The carnival freak show that is otherwise known as the CPAC Convention was in Maryland this weekend, a collection of every far-right anti-government conspiracy theorist, gun rights advocate, sovereign citizen and patriot (sic) movement white nationalist, Christian nationalist and Dominionist fringe group longing for a crypto-fascist police state to “own the libs” and racial, ethnic and religious minorities.
The main event, of course, was a speech from their “Dear Leader,” the demagogue narcissist egomaniacal Twitter-troll-in-chief, Donald Trump, a man who rose from the fever swamps of CPAC with his “birther” movement. He did not disappoint. Trump delivers scorched-earth speech as he tries to regain footing:
President Donald Trump delivered a scorched-earth speech to conservative activists on Saturday, calling the Russia investigation “bullshit,” adopting a southern accent to mock his former attorney general, and asserting that some members of Congress “hate our country.”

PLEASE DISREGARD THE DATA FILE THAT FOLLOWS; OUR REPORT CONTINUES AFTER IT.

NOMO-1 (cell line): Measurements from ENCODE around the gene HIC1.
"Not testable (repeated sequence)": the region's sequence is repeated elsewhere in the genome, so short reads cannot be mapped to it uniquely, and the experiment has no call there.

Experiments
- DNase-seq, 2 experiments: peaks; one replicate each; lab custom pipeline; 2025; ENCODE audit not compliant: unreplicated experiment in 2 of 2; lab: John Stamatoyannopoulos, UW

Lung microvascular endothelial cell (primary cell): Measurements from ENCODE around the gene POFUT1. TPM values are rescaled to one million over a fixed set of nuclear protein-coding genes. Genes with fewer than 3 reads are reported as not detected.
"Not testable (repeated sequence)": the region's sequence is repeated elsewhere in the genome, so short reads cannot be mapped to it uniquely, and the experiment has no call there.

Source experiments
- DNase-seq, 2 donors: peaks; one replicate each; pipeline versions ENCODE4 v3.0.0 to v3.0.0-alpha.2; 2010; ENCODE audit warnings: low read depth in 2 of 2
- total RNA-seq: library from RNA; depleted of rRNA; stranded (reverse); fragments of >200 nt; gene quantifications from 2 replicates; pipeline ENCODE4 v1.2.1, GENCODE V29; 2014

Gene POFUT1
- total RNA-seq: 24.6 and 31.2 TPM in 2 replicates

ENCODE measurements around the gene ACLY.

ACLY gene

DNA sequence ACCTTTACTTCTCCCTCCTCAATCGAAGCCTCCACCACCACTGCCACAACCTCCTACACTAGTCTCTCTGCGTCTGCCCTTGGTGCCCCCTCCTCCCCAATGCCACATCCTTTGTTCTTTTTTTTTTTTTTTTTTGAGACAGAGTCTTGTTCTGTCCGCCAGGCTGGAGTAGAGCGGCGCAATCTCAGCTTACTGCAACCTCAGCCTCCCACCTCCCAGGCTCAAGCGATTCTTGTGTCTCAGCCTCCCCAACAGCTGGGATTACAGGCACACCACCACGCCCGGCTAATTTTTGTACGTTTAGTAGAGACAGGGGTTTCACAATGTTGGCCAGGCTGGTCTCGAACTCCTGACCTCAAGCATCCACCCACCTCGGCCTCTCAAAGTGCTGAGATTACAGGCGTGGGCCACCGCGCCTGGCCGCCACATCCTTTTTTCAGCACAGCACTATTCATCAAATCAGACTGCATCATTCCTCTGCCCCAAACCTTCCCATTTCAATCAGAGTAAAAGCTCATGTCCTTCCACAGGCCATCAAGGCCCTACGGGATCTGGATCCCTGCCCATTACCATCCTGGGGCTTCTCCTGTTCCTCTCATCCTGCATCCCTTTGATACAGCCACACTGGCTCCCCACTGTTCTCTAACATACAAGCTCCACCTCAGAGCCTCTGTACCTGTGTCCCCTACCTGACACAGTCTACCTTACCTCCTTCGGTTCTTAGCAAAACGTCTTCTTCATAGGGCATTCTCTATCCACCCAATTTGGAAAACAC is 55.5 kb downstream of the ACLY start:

rollicking rambling and incoherent two-hour-plus appearance at the annual Conservative Political Action Conference in Maryland offered the president a brief respite from an otherwise miserable week in which his much-touted summit with North Korean dictator Kim Jong Un ended in failure and his former personal lawyer delivered explosive testimony to Congress.
Trump, basking in the adoration of the crowd, largely glossed over the North Korea summit’s collapse, instead reviving several of his greatest hits, from rehashing the 2016 election to obsessing over the crowd size at his inauguration.
The speech amounted to a boatload of red meat for conservatives, with Trump promising he’ll protect them from undocumented immigrants, socialism and liberal Democrats he claims are dead set on bankrupting the country with proposals like the Green New Deal.
“You know I’m totally off script right now,” Trump said at the beginning of his speech. As his meandering remarks continued, it became clear that his assessment was an understatement.
At one point, Trump wrapped his arms around an American flag on the stage, holding the hug for a moment as he mugged for the cameras. “I’m in love, you’re in love and we’re all in love together,” the president declared.
This was a vomit-inducing desecration of the American flag for any true patriotic American. The Greatest Generation that fought to rid the world of fascism rolled over in their graves.